'Aging Well' Must Be a Global Priority
Unless health systems find effective strategies to address the problems faced by an aging world population, the growing burden of chronic disease will greatly affect the quality of life of older people, according to a new report.
Worldwide, life expectancy of older people is on rise. In the next 6 years, for the first time in history, the number of people aged 60 years and older will outnumber children younger than 5 years. In the next 30 years, he world's population aged 60 years and older is expected to total 2 billion, up from 841 million today, according to the report.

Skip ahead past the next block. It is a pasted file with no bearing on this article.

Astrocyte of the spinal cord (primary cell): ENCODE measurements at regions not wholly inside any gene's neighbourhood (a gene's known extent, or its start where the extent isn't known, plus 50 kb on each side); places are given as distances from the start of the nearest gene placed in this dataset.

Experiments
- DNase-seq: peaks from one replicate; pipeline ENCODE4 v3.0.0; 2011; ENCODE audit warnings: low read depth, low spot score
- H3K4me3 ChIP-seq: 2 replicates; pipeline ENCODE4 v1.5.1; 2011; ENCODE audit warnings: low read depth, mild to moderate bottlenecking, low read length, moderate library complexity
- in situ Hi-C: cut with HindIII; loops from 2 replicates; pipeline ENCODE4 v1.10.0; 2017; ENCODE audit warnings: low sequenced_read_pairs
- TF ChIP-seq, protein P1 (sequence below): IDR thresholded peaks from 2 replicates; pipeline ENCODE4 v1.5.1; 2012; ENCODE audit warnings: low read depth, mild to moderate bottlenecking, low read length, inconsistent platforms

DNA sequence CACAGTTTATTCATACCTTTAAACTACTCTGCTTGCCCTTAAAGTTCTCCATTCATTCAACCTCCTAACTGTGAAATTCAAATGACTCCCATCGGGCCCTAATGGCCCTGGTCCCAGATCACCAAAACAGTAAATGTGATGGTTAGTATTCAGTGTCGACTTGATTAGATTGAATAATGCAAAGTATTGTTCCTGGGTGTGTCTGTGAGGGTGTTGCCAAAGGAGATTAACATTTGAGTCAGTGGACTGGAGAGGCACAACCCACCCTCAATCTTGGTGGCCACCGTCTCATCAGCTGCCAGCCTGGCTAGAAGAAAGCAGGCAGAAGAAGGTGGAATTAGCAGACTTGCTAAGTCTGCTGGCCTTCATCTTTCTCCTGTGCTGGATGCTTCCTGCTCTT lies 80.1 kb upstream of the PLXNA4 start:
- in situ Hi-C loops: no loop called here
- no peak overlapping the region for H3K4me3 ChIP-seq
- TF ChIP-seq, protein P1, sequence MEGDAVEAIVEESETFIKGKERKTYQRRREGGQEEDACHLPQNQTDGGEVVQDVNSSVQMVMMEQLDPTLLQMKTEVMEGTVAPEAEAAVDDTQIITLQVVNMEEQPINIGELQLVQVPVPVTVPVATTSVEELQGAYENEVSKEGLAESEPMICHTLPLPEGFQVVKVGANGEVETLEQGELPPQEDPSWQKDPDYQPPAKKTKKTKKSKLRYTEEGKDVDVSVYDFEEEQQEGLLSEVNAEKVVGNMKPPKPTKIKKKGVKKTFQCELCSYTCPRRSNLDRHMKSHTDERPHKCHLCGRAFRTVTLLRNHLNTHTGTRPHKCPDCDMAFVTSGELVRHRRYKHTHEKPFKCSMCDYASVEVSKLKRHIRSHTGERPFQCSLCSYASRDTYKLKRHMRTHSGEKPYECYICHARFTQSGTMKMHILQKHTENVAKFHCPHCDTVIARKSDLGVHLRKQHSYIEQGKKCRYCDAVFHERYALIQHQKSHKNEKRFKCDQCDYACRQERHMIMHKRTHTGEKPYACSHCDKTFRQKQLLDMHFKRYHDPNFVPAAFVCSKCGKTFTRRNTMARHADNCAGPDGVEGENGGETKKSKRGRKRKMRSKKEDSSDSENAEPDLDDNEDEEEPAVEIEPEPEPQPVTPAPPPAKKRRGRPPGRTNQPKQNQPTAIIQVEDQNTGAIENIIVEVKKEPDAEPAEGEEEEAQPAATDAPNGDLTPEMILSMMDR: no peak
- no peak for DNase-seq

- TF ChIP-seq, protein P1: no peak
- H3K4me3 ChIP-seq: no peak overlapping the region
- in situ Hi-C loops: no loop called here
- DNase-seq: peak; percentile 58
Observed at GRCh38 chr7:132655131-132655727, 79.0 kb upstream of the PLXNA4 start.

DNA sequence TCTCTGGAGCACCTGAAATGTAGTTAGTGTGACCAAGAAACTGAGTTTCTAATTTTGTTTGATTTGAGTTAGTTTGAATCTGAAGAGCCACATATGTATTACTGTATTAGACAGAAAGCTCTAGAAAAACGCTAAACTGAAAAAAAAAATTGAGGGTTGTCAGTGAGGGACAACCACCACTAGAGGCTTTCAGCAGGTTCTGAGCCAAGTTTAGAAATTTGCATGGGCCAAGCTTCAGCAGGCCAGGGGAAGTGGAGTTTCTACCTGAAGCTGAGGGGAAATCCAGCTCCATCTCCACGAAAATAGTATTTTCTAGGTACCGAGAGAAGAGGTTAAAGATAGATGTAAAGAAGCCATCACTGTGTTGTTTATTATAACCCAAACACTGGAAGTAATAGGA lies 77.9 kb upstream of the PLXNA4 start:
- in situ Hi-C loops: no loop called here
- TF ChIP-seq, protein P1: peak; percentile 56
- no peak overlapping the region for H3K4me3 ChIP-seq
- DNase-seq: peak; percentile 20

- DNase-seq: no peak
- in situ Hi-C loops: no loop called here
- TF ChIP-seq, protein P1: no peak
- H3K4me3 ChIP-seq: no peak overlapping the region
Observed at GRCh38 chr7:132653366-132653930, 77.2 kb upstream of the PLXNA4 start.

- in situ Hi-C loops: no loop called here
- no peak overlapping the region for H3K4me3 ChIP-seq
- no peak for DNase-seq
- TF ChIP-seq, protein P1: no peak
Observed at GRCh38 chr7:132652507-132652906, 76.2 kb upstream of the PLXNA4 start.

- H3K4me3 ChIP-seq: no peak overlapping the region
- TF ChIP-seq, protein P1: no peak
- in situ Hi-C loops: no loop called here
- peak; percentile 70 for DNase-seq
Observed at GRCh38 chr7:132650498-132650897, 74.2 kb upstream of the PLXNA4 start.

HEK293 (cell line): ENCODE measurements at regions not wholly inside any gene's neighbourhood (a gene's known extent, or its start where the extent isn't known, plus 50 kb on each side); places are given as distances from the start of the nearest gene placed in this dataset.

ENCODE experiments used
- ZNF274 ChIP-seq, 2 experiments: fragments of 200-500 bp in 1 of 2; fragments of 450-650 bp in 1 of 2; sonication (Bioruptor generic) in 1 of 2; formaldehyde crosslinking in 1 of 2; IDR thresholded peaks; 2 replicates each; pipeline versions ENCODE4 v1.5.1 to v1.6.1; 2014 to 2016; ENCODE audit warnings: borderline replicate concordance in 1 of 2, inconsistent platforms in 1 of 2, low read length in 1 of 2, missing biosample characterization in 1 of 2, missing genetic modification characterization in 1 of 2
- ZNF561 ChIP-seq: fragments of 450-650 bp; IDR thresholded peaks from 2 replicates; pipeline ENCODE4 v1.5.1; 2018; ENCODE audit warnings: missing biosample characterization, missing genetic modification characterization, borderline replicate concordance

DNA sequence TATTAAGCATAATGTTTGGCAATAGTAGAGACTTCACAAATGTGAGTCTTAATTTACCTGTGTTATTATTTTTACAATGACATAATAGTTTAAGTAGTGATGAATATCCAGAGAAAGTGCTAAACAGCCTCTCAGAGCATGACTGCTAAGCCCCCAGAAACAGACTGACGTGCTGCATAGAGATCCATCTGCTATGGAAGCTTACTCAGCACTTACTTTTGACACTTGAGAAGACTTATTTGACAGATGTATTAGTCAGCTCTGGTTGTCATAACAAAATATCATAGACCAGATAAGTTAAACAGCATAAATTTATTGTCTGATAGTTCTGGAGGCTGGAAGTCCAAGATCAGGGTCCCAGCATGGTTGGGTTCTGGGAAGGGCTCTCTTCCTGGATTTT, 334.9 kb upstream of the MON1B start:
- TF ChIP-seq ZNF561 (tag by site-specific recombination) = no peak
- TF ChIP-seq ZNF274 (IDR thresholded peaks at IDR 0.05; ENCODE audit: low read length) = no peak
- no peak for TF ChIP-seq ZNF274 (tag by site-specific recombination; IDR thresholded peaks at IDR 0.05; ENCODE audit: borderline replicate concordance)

"While some interventions will be universally applicable, it will be important that countries monitor the health and functioning of their ageing populations to understand health trends and design programmes that meet the specific needs identified"*, said Dr Ties Boerma, Director of the Department of Health Statistics and Informatics at WHO, in the press release.
"Cross-national surveys such as the WHO Study on Global Ageing and Adult Health (SAGE), the Gallup World Poll, and other longitudinal cohorts studies of ageing in Brazil, China, India, and South Korea, are beginning to redress the balance and provide the evidence for policy, but much more remains to be done."
The report has been published in the journal The Lancet.